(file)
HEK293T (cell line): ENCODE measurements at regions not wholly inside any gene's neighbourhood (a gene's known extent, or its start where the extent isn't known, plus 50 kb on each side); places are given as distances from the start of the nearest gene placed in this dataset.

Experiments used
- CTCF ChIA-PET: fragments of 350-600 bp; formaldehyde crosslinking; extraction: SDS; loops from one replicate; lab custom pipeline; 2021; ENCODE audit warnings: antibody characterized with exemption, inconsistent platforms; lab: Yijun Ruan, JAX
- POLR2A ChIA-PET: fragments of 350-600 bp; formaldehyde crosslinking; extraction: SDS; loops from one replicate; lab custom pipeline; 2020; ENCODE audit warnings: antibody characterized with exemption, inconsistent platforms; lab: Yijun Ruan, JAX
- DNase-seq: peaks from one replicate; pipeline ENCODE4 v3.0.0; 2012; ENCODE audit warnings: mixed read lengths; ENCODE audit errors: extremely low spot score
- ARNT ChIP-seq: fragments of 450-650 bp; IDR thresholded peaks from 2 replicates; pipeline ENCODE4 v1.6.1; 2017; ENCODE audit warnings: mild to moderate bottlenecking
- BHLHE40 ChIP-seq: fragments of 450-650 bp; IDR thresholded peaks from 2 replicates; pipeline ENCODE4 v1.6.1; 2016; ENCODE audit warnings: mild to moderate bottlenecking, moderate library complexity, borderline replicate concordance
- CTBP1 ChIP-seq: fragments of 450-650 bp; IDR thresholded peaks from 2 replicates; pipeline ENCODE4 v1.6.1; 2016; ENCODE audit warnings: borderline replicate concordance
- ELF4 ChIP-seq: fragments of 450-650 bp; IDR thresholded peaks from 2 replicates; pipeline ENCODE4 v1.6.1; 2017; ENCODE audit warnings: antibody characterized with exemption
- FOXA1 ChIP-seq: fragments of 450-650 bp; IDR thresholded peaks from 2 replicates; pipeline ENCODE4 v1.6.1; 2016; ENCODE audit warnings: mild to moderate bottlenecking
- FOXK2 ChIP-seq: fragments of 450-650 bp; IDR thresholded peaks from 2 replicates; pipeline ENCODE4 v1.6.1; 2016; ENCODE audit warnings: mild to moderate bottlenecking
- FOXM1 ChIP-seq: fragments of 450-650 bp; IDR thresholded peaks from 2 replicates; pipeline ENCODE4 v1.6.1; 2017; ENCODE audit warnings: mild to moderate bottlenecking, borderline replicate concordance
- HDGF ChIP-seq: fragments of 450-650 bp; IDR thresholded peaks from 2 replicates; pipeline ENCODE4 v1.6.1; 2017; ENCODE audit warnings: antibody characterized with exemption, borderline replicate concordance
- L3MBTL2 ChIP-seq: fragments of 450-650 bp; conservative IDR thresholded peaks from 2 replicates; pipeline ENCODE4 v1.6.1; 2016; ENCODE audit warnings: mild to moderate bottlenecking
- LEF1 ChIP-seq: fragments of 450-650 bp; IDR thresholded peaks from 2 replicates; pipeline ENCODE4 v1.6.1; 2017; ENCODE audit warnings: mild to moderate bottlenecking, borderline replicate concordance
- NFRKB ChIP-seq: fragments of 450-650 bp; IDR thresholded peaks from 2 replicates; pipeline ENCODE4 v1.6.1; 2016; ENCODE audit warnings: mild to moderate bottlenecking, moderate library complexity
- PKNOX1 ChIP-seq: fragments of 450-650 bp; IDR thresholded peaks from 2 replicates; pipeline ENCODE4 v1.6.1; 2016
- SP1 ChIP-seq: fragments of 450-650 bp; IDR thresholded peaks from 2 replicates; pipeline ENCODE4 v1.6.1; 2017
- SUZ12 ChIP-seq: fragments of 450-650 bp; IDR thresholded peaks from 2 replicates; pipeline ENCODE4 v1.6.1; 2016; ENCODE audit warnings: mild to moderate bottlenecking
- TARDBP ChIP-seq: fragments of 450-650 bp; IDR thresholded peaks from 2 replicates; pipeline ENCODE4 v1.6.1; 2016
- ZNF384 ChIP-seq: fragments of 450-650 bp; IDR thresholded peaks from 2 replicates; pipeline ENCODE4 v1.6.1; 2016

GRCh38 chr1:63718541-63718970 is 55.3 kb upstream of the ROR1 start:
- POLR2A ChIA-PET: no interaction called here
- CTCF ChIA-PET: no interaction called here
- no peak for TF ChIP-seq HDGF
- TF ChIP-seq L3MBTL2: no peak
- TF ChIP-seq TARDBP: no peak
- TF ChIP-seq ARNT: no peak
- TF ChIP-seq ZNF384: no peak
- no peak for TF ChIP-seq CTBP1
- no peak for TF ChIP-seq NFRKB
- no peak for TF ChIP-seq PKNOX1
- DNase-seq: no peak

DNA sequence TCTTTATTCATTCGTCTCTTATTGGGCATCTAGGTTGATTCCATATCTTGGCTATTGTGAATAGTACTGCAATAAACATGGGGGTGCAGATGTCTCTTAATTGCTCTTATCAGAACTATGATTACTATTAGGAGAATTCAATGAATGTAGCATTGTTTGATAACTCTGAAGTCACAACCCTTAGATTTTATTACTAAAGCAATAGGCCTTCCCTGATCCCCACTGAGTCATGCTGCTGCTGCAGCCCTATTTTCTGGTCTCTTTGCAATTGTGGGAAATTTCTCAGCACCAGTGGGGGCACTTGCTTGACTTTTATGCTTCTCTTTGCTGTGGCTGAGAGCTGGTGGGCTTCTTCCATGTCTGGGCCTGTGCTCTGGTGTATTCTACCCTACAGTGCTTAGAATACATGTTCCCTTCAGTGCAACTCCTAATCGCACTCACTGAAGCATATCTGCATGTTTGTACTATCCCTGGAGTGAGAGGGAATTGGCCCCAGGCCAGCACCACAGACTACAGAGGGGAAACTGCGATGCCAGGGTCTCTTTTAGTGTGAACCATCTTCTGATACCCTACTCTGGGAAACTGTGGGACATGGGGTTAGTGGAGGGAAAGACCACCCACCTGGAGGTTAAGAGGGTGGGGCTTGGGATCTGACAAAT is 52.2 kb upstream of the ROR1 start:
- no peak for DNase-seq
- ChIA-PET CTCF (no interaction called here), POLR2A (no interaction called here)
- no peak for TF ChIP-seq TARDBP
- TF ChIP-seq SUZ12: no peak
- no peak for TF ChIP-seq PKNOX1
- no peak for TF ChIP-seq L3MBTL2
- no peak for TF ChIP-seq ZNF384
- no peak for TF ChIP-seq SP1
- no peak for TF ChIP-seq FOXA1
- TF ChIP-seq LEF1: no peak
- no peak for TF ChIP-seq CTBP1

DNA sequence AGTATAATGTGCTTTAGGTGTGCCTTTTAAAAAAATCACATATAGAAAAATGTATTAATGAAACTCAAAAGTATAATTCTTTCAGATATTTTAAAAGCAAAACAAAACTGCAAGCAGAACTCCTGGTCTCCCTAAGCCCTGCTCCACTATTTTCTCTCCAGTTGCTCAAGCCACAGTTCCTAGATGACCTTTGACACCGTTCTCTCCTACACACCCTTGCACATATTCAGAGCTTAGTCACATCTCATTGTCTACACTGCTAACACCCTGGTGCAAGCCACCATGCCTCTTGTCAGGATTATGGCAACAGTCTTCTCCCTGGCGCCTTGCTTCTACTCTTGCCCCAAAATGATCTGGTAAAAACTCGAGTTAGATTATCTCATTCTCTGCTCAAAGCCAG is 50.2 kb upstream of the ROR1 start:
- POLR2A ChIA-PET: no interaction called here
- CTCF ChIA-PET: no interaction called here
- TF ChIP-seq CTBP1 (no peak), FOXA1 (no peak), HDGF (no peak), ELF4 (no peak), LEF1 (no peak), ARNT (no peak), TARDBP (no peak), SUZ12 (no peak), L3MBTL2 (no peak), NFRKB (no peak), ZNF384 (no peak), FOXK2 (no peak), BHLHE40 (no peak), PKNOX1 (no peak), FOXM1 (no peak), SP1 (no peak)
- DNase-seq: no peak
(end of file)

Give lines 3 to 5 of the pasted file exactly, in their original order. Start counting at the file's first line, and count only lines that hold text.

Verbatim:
- CTCF ChIA-PET: fragments of 350-600 bp; formaldehyde crosslinking; extraction: SDS; loops from one replicate; lab custom pipeline; 2021; ENCODE audit warnings: antibody characterized with exemption, inconsistent platforms; lab: Yijun Ruan, JAX
- POLR2A ChIA-PET: fragments of 350-600 bp; formaldehyde crosslinking; extraction: SDS; loops from one replicate; lab custom pipeline; 2020; ENCODE audit warnings: antibody characterized with exemption, inconsistent platforms; lab: Yijun Ruan, JAX
- DNase-seq: peaks from one replicate; pipeline ENCODE4 v3.0.0; 2012; ENCODE audit warnings: mixed read lengths; ENCODE audit errors: extremely low spot score